Walgreen profit falls; flu season may help this quarter

Fri Dec 21, 2012 12:24pm EST

The logo of Walgreens is seen at their Times Square store in New York December 17, 2012. REUTERS/Andrew Kelly

The logo of Walgreens is seen at their Times Square store in New York December 17, 2012.

Credit: Reuters/Andrew Kelly

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(Reuters) - Walgreen Co (WAG.N) posted an unexpected decline in quarterly profit on Friday as the largest U.S. drugstore chain worked on winning back former customers and changed how it accounts for its first international acquisition.

The company stands to get a bit of a sales lift in the current quarter as a strong flu season brings shoppers in for flu shots and medications.

Walgreen lost millions of customers due to a contract dispute with pharmacy benefits manager Express Scripts Holding Co (ESRX.O) and is trying to lure them back with offers such as $25 gift cards. It is seeing an increasing pace of Express Scripts patients returning to its stores.

Earnings in the latest quarter were hurt by a decision to report results from Walgreen's stake in Europe's Alliance Boots Holding Ltd ABN.UL on a one-quarter lag rather than a one-month lag. The decision was based on regulatory, audit and business concerns, the company said.

Shares of Walgreen, which has 8,000 U.S. drugstores, fell 3.75 percent to $36.14 in midday trading.

"It was messy," Gabelli & Co research analyst Jeff Jonas said of the quarterly results, noting they included items such as the change in reporting results from Alliance Boots as well as a charge for costs stemming from Hurricane Sandy.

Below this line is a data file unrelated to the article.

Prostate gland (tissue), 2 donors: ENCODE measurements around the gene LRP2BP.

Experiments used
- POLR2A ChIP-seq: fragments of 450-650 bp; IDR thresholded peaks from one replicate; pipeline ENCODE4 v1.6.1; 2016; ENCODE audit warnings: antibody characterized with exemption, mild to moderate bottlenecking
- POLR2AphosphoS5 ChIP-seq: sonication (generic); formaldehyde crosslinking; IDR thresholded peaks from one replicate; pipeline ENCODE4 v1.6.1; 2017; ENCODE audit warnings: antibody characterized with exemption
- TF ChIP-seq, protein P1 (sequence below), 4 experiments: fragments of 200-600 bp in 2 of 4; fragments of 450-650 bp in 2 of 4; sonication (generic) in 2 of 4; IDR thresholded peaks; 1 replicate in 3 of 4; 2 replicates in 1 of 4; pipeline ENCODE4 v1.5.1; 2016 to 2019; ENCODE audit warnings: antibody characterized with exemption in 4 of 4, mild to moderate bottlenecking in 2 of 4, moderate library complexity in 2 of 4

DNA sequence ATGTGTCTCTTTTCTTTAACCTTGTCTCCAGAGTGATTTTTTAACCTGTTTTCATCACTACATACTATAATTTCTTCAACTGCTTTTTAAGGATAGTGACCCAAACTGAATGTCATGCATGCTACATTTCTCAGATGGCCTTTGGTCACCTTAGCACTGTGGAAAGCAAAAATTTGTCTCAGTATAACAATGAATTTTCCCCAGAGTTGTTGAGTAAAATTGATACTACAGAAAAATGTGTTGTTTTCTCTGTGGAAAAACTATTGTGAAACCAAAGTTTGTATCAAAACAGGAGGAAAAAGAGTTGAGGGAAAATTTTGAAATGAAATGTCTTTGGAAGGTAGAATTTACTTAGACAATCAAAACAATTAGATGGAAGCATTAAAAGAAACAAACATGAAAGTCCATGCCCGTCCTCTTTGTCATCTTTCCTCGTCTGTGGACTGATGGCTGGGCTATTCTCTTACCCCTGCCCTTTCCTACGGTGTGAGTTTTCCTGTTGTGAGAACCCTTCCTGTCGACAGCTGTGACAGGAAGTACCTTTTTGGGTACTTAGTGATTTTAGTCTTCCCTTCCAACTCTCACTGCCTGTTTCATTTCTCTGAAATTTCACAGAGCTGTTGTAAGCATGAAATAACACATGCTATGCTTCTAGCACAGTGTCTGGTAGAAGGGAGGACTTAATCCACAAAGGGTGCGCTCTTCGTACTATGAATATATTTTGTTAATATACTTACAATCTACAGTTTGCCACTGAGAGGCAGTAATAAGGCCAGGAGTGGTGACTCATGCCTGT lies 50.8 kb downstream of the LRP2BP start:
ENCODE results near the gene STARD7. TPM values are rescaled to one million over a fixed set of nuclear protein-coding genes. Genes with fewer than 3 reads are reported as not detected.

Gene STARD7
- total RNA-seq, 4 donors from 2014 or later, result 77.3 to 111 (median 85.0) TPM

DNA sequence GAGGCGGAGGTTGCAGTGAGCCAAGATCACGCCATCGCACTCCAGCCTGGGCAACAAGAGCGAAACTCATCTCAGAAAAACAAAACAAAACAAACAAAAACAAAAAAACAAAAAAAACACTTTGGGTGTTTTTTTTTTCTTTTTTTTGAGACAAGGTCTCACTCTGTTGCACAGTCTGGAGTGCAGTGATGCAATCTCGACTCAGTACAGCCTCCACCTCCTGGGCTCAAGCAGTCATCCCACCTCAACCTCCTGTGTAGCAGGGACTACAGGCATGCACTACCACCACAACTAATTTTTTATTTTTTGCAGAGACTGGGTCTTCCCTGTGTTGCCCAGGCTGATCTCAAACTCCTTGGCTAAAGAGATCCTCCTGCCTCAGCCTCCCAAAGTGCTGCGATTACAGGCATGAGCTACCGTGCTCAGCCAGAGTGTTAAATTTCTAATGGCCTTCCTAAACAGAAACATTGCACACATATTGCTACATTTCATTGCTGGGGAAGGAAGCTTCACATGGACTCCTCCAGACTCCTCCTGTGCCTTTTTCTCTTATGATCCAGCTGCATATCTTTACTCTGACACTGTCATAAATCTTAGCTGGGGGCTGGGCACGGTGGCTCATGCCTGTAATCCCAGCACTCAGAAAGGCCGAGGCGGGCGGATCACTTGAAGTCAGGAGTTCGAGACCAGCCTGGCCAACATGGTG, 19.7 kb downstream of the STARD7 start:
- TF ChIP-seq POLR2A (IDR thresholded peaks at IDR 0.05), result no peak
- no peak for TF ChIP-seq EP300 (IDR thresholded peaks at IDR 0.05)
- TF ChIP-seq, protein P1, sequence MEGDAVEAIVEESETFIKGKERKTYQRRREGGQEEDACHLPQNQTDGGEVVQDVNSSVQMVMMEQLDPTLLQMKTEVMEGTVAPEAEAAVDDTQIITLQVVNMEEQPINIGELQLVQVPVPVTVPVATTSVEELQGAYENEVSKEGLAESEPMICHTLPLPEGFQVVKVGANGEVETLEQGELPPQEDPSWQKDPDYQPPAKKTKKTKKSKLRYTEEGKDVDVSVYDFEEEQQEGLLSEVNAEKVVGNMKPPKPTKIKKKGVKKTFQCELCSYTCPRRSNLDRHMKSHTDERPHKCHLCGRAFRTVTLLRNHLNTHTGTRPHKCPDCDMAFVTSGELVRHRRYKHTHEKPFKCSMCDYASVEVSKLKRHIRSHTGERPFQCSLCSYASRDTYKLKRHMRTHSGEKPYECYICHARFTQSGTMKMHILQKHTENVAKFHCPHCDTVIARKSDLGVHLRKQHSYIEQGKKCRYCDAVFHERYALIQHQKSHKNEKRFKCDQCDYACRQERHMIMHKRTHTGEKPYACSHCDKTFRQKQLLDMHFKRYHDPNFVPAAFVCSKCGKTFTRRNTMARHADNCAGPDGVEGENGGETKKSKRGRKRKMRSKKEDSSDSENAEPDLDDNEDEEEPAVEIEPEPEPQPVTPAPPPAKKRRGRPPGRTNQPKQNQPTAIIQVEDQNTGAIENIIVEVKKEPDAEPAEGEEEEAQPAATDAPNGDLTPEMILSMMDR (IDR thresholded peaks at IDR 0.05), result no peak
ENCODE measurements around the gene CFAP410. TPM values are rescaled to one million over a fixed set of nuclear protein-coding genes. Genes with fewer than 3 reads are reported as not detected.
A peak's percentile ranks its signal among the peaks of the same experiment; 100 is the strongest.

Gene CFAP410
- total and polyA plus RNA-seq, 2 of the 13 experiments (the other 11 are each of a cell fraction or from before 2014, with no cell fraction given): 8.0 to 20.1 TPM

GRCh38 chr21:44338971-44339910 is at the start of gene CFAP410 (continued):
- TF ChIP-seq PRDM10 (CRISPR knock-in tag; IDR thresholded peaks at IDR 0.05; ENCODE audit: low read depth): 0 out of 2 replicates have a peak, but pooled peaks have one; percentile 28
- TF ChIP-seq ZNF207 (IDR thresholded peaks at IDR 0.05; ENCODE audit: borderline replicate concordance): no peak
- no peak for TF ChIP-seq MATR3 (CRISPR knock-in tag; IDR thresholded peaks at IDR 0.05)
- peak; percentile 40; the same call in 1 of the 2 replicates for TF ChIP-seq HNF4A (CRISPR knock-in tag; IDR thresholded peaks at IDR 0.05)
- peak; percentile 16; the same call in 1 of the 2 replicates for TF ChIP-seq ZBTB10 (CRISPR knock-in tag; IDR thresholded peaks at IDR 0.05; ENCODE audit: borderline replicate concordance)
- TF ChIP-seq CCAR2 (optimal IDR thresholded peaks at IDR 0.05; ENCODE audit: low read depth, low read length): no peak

"If you give them credit for everything, it was actually a good quarter," he said.

FLU UP, PROFIT DOWN

The Centers For Disease Control is projecting the worst flu season in 10 years, and Walgreen has seen strong demand for flu shots and other immunizations continue into December, Chief Executive Greg Wasson said.

Through the end of its fiscal first quarter on November 30, Walgreen had given more than 5 million flu shots, up from a year earlier. It has also seen sales of cough and cold medications pick up.

A strong flu season should help the industry in December and likely for the next couple of months, said Jonas.

Walgreen earned $413 million, or 43 cents per share, in the first quarter, down from $554 million, or 63 cents per share, a year earlier.

Earnings before unusual items fell to 58 cents per share from 71 cents a year earlier, missing analysts' average forecast of 70 cents, according to Thomson Reuters I/B/E/S.

Unusual items in the latest quarter included costs related to acquisitions, an inventory provision, and the effects of Hurricane Sandy.

Results from Alliance Boots cut adjusted earnings per share by 7 cents, rather than adding 3 cents as was expected if results had been reported using a one-month lag.

Walgreen paid $7 billion in cash and stock for a 45 percent stake in the European pharmacy operator in August and has an option to buy the rest of the company in about three years.

Walgreen's first-quarter sales fell 4.6 percent to $17.32 billion, with sales at stores open at least a year, or same-store sales, down 8 percent.

The sales performance was slightly worse than Walgreen reported earlier this month. At that time, it said sales fell 4.5 percent to $17.34 billion and same-store sales declined 7.7 percent.

Since settling its dispute with Express Scripts, Walgreen has stepped up its marketing to bring back Express Scripts patients and also has been promoting a new loyalty card, signing up more than 45 million shoppers in a few months.

Rivals CVS Caremark Corp (CVS.N) and Rite Aid Corp (RAD.N) are trying to hold onto the customers they gained when Walgreen lost its Express Scripts patients.

On December 13, CVS said it still expected to retain at least 60 percent of the Walgreen patrons that switched to its chain, which should boost CVS' fourth-quarter earnings by at least 12.5 cents per share.

On Thursday, Rite Aid said it has retained "the lion's share" of patients it gained during the dispute.

(Reporting by Jessica Wohl in Chicago; Editing by Jeffrey Benkoe and John Wallace)

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